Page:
Victorian Spirit Photography is More than Bad Photoshop
Kate and Maggie Fox, spirit mediums, Rochester NY (1852). Missouri History Museum, public domain.

Spiritualism in the Victorian era

Just as special effects and ghost photography gained popularity, the spiritualism movement was emerging. Spiritualism had a deep-seeded belief that the living could communicate with the dead, particularly through a spiritual medium. Mediums were the ‘portal’ to communicate with the dead. In the 1840s, Katie and Maggie Fox famously claimed to speak to a spirit called Mr. Splitfoot through a series of knockings and taps. The Fox sisters became a sensation after public demonstrations of their afterlife communication skills. It appeased the minds and hearts of those who were mourning someone, a child, a parent, a sibling, a lost love, and ushered them into the spiritualism movement. The New Yorker estimates between four million to eleven million people just in the United States claimed to be Spiritualists. They clung to hope that their loved ones lived on after death, breaking down the barrier between this life and the afterlife.

Victorian Spirit Photography is More than Bad Photoshop
Seance conducted by John Beattie in Bristol, England (1872). Public domain.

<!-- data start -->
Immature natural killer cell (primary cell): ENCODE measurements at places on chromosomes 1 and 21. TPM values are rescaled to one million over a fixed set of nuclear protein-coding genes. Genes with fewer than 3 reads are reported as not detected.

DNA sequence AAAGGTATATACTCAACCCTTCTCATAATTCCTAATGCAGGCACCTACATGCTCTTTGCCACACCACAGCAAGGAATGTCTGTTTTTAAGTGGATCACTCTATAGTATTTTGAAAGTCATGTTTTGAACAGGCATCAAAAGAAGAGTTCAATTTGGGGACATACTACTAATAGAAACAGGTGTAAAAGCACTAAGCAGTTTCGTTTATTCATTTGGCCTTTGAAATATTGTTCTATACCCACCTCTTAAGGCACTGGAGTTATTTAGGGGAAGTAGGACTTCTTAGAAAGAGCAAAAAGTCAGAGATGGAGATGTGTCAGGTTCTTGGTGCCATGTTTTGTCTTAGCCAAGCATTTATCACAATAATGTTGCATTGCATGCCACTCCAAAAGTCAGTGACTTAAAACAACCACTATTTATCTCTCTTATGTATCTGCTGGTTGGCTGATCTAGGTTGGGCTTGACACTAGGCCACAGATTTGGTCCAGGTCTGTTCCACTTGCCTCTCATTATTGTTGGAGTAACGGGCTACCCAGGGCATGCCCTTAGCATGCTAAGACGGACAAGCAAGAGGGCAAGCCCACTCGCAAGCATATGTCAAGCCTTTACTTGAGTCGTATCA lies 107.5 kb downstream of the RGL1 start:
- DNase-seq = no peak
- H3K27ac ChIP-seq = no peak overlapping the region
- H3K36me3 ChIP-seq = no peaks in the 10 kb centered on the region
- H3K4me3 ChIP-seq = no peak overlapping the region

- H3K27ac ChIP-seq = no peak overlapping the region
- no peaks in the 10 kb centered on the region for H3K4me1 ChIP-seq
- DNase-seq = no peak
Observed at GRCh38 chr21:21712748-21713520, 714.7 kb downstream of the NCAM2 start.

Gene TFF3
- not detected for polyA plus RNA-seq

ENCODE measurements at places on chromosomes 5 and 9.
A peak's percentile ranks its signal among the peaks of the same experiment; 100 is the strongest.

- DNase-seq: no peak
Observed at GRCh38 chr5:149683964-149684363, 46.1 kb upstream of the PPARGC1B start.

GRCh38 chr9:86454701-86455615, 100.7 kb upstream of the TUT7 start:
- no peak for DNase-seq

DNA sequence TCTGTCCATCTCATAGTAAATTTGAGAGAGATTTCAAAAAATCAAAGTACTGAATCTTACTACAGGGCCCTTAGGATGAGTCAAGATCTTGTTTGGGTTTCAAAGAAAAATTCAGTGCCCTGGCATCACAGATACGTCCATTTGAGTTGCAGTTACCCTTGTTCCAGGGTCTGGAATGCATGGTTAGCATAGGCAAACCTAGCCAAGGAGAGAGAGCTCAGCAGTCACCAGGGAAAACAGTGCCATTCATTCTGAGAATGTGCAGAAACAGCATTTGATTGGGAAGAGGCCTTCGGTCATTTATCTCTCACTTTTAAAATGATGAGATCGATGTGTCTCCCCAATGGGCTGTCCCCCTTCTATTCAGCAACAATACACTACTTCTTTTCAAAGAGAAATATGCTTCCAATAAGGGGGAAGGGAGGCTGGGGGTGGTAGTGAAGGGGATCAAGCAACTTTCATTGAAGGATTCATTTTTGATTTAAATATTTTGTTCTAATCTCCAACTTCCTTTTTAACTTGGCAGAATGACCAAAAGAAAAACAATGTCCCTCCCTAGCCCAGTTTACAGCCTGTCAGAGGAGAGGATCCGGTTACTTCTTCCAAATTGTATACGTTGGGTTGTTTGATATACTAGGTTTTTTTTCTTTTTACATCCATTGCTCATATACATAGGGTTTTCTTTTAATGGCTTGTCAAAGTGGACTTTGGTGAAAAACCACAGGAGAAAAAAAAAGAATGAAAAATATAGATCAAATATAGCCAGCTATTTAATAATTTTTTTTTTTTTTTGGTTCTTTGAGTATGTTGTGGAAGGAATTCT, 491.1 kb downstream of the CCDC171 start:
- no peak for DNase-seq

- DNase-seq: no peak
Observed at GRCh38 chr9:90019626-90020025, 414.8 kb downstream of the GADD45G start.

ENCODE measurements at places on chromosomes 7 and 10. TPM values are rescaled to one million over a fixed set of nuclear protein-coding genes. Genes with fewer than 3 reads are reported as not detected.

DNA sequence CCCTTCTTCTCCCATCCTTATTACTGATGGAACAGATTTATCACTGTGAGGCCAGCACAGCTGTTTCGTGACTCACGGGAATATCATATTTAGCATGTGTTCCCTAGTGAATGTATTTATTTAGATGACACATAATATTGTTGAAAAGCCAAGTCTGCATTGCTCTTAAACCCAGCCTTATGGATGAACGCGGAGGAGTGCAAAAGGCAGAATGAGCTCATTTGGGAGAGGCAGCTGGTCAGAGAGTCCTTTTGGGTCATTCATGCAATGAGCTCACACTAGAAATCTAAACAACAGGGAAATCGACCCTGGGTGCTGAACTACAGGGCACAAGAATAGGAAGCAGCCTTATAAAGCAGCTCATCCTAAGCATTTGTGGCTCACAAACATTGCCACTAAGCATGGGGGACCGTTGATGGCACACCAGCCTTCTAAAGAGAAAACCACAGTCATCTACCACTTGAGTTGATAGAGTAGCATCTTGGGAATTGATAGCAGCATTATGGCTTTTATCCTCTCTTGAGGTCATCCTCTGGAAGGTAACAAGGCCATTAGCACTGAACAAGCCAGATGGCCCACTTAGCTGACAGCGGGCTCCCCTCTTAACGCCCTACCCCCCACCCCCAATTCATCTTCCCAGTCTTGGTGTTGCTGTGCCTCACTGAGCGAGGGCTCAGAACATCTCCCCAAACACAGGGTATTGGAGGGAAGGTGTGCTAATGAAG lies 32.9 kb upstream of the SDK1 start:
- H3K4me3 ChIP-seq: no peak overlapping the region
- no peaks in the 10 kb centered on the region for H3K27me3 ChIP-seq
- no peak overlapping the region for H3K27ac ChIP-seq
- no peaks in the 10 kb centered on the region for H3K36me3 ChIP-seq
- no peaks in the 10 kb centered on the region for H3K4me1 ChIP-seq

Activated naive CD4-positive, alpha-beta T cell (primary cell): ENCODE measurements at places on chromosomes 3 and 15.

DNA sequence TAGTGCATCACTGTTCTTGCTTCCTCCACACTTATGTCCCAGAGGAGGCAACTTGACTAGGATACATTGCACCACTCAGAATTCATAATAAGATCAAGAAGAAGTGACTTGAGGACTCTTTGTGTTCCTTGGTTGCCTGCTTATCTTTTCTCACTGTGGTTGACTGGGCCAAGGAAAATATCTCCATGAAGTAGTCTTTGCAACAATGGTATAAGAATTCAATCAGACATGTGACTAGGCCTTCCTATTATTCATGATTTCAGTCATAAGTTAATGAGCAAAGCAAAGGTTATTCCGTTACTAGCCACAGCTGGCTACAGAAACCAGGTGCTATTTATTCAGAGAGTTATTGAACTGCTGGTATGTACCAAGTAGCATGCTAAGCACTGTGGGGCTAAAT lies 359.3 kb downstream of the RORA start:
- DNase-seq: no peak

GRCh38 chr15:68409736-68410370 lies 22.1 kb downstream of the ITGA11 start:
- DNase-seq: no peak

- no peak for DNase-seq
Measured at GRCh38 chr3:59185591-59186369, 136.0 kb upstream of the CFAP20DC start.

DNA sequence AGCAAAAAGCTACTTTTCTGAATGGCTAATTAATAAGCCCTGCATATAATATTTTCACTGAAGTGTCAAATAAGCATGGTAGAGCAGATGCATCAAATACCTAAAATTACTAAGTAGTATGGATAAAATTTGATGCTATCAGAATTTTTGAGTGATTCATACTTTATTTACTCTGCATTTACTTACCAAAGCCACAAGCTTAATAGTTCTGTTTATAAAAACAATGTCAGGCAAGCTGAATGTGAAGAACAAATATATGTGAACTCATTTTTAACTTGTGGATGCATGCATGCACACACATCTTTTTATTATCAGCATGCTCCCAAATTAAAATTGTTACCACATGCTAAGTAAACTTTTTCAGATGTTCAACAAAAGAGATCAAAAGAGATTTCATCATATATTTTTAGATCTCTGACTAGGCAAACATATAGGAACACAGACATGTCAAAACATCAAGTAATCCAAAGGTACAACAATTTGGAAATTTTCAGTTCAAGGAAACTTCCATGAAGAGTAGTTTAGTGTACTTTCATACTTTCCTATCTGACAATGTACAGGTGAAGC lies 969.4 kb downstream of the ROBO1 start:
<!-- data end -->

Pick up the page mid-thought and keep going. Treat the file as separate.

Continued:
The Rise of Spiritualist Scammers

The spiritualism movement’s ranks included true believers of life after death, those hoping to demonstrate the unique skill of communicating with the dead, and even scientists hoping to prove the spiritual realm as scientific fact. Despite the popularity of spiritualism, there were plenty of skeptics ready to offer evidence that the mediums were nothing but frauds, including celebrities such as P.T. Barnum and later Harry Houdini, both of whom knew the secrets of tricks and magic. Spiritualism also had its share of scammers tricking the public by charging money to “communicate” with their deceased loved ones. Even Scientific American got into the act, offering five thousand dollars to the person who could convince some of the greatest scientific minds at prestigious universities that the phenomenon was real (with reasonable certainty that they would never need to pay out). Spiritualism gave hope to a population who needed it.

Victorian Spirit Photography is More than Bad Photoshop
Woman with a man’s spirit in the background (1865). George Eastman Museum, public domain.

Photographers Capitalize on a Trend